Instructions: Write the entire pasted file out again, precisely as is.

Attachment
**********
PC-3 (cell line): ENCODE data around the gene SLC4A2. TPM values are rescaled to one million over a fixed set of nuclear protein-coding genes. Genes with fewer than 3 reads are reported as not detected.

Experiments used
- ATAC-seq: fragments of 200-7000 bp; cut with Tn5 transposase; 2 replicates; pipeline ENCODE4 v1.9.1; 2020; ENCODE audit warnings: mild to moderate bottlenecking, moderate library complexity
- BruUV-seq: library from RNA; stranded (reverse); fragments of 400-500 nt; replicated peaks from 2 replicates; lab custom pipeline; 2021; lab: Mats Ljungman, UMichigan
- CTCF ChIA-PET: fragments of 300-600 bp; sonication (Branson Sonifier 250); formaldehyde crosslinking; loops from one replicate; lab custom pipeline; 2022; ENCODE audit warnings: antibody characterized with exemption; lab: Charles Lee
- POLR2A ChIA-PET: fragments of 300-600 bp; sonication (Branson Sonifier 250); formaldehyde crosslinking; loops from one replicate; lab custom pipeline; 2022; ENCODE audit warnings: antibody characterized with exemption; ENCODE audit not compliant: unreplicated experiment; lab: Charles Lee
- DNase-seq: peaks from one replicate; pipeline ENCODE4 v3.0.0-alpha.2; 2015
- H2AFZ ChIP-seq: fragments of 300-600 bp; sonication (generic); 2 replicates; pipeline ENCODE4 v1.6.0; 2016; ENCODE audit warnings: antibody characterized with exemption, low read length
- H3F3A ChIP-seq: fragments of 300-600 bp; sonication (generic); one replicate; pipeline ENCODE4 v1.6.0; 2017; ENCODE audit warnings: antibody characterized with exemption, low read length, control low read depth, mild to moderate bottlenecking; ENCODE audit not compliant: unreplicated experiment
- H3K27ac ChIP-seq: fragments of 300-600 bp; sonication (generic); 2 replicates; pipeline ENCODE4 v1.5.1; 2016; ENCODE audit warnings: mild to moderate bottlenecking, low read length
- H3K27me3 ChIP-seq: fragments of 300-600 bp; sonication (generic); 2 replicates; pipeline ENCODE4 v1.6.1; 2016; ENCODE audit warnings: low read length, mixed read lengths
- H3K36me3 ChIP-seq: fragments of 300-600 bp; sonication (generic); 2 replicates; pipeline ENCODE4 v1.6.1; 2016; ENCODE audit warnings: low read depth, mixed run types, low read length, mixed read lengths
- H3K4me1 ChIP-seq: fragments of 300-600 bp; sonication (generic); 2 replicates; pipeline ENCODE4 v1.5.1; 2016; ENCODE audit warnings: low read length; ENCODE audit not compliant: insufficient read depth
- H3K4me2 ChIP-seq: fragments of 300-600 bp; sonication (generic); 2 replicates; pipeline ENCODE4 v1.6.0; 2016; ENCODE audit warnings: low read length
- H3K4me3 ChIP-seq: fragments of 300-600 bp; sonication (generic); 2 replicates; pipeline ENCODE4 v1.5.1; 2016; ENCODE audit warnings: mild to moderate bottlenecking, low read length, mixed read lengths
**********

PC-3 (cell line): ENCODE data around the gene SLC4A2. TPM values are rescaled to one million over a fixed set of nuclear protein-coding genes. Genes with fewer than 3 reads are reported as not detected.

Experiments used
- ATAC-seq: fragments of 200-7000 bp; cut with Tn5 transposase; 2 replicates; pipeline ENCODE4 v1.9.1; 2020; ENCODE audit warnings: mild to moderate bottlenecking, moderate library complexity
- BruUV-seq: library from RNA; stranded (reverse); fragments of 400-500 nt; replicated peaks from 2 replicates; lab custom pipeline; 2021; lab: Mats Ljungman, UMichigan
- CTCF ChIA-PET: fragments of 300-600 bp; sonication (Branson Sonifier 250); formaldehyde crosslinking; loops from one replicate; lab custom pipeline; 2022; ENCODE audit warnings: antibody characterized with exemption; lab: Charles Lee
- POLR2A ChIA-PET: fragments of 300-600 bp; sonication (Branson Sonifier 250); formaldehyde crosslinking; loops from one replicate; lab custom pipeline; 2022; ENCODE audit warnings: antibody characterized with exemption; ENCODE audit not compliant: unreplicated experiment; lab: Charles Lee
- DNase-seq: peaks from one replicate; pipeline ENCODE4 v3.0.0-alpha.2; 2015
- H2AFZ ChIP-seq: fragments of 300-600 bp; sonication (generic); 2 replicates; pipeline ENCODE4 v1.6.0; 2016; ENCODE audit warnings: antibody characterized with exemption, low read length
- H3F3A ChIP-seq: fragments of 300-600 bp; sonication (generic); one replicate; pipeline ENCODE4 v1.6.0; 2017; ENCODE audit warnings: antibody characterized with exemption, low read length, control low read depth, mild to moderate bottlenecking; ENCODE audit not compliant: unreplicated experiment
- H3K27ac ChIP-seq: fragments of 300-600 bp; sonication (generic); 2 replicates; pipeline ENCODE4 v1.5.1; 2016; ENCODE audit warnings: mild to moderate bottlenecking, low read length
- H3K27me3 ChIP-seq: fragments of 300-600 bp; sonication (generic); 2 replicates; pipeline ENCODE4 v1.6.1; 2016; ENCODE audit warnings: low read length, mixed read lengths
- H3K36me3 ChIP-seq: fragments of 300-600 bp; sonication (generic); 2 replicates; pipeline ENCODE4 v1.6.1; 2016; ENCODE audit warnings: low read depth, mixed run types, low read length, mixed read lengths
- H3K4me1 ChIP-seq: fragments of 300-600 bp; sonication (generic); 2 replicates; pipeline ENCODE4 v1.5.1; 2016; ENCODE audit warnings: low read length; ENCODE audit not compliant: insufficient read depth
- H3K4me2 ChIP-seq: fragments of 300-600 bp; sonication (generic); 2 replicates; pipeline ENCODE4 v1.6.0; 2016; ENCODE audit warnings: low read length
- H3K4me3 ChIP-seq: fragments of 300-600 bp; sonication (generic); 2 replicates; pipeline ENCODE4 v1.5.1; 2016; ENCODE audit warnings: mild to moderate bottlenecking, low read length, mixed read lengths